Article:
Ephesians 5 -|- Be imitators of GOD

Verse 1

EPH. 5

“Walk” as a metaphor of general behavior is used in this chapter to admonish Christians to:

(1) walk in love (Ephesians 5:1-2);

(2) walk in the light (Ephesians 5:3-14); and

(3) walk in wisdom (Ephesians 5:15-21). In Ephesians 5:22,

Paul began instructions relative to three classes of reciprocal obligations: (1) those between husbands and wives (Ephesians 5:22-33); (2) those between children and parents (Ephesians 5:6:1-4); and (3) those between servants and masters (Ephesians 5:5-9). Only the first of these is in this chapter.

Be ye therefore imitators of God, as beloved children, and walk in love, even as Christ also loved you, and gave himself up for us, an offering and a sacrifice to God for an odor of a sweet smell. (Ephesians 5:1-2)

Imitators of God …

The New Testament teaches that the only practical revelation of God is that of Christ himself; and, in view of this, “imitating God” is a commandment to be fulfilled by “walking in love,” just as Christ loved us and gave himself for us. Certainly, the teaching here is not to the effect that weak and fallible mortals should in any sense “play God” by usurping to themselves judgments that pertain to God alone.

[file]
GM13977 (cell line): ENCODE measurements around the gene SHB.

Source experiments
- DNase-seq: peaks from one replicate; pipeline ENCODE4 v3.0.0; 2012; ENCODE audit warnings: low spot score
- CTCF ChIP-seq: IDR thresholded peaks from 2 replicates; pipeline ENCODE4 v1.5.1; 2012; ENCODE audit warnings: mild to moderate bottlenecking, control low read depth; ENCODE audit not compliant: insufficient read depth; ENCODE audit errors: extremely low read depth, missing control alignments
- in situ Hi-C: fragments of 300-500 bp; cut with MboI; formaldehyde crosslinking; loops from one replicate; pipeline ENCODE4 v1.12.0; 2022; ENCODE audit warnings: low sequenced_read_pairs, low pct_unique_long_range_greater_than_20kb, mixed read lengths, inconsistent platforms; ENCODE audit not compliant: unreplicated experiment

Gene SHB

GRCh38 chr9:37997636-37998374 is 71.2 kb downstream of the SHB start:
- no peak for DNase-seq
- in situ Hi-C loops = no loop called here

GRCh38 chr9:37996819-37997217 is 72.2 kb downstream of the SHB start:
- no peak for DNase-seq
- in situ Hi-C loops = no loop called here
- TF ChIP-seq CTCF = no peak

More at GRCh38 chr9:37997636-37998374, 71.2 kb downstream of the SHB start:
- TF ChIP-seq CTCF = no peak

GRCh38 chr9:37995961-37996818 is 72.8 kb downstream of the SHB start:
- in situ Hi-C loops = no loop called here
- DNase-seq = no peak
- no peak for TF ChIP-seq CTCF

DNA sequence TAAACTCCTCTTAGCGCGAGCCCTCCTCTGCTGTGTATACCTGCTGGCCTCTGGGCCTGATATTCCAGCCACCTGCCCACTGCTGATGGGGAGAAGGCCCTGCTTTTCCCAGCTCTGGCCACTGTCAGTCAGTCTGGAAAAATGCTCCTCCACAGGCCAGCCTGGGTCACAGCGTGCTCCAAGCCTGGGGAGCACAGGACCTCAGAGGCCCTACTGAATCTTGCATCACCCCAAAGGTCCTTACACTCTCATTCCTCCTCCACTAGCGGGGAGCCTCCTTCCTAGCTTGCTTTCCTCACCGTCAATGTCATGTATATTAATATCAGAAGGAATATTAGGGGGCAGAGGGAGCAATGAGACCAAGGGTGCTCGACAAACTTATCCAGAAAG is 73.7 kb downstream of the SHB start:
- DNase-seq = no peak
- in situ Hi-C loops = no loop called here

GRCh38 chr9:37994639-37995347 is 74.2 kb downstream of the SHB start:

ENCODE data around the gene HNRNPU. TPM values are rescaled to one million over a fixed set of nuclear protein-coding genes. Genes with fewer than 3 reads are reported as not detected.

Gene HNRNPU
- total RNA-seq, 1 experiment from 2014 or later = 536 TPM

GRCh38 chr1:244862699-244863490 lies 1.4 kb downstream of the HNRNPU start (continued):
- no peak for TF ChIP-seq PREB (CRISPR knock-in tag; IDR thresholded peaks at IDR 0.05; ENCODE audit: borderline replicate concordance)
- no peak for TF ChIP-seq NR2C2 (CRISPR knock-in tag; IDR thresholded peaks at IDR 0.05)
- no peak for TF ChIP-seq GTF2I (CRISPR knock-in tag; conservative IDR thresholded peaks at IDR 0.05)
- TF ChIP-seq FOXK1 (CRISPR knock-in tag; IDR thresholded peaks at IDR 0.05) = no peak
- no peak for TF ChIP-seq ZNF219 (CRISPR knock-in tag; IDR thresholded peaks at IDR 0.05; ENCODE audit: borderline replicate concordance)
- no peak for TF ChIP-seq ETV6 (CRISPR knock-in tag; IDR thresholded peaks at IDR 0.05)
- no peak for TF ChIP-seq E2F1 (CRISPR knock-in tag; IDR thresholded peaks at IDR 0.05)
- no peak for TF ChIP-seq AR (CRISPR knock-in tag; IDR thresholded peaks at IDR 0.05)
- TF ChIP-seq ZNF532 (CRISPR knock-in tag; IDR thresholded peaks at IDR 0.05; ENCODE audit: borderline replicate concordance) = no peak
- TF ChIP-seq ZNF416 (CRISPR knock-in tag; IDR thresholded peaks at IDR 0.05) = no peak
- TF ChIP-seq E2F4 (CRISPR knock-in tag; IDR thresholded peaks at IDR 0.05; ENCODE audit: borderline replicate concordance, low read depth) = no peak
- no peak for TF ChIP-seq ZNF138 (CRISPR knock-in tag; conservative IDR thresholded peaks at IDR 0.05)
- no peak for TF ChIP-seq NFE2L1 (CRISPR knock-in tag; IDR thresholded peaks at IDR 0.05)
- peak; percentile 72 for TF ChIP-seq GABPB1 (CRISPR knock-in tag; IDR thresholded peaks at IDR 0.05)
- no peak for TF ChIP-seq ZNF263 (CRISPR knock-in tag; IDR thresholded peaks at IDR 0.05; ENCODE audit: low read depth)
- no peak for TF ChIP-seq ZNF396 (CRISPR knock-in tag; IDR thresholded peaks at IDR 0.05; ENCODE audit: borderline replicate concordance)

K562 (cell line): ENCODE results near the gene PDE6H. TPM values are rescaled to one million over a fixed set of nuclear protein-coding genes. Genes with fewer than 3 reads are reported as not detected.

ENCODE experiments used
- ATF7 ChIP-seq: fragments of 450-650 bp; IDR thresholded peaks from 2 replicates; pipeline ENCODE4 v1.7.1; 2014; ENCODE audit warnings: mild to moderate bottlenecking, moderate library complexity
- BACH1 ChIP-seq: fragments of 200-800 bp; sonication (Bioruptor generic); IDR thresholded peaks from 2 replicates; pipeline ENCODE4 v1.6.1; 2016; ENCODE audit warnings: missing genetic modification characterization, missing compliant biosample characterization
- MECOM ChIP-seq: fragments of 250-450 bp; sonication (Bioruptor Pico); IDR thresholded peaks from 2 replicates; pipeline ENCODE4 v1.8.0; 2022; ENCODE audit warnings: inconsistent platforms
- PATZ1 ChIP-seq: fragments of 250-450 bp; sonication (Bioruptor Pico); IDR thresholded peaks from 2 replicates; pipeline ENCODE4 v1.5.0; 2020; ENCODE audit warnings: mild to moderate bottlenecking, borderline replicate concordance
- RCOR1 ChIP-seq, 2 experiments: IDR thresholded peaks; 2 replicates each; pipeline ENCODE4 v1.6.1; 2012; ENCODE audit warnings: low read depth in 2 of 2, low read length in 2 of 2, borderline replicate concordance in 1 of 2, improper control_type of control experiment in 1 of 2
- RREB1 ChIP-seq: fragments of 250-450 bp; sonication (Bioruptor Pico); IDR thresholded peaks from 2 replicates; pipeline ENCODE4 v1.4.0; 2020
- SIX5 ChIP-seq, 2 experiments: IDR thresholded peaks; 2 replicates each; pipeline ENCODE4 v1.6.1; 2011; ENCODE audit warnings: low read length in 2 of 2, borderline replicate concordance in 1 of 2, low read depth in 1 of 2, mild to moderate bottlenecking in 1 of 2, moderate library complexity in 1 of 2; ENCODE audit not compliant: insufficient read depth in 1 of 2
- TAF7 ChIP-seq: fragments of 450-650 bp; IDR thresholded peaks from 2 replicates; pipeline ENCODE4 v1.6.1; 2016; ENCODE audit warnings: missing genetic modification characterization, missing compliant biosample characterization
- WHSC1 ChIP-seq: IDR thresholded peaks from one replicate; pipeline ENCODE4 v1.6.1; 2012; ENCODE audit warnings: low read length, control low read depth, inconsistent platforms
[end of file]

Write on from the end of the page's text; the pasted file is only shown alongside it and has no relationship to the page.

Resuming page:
As Mackay said, “To copy God is to be like a Person, to reflect his image.”[1] Christians should strive to be like God in forbearance, goodness and love.

The reference to Jewish sacrifices in Ephesians 5:2 has puzzled commentators who have variously understood the nature of Christ’s sacrifice (as mentioned here) to be “a sacrifice of consecration (Exodus 29), a peace-offering (Leviticus 3) or a sin-offering (Leviticus 4).”[2] Alfred Barry has presented a very interesting and convincing argument based on a similar expression in Hebrews 10:5, and the Old Testament reference there, and upon the peculiar Hebrew usage of these terms, concluding that,

“Therefore, we have here a complete summary – all the more striking and characteristic because incidental – of the doctrine of the Atonement.”[3] Christ was not merely one kind of sacrifice, or offering, but every kind.

[1] John Mackay, God’s Order (New York: The Macmillan Company, 1953), p. 170.

[2] John William Russell, Compact Commentary on the New Testament (Grand Rapids, Michigan: Baker Book House, 1964), p. 481.

[3] Alfred Barry, Ellicott’s Commentary on the Holy Bible, Vol. XIII (Grand Rapids, Michigan: Zondervan Publishing House, 1959), p. 46.

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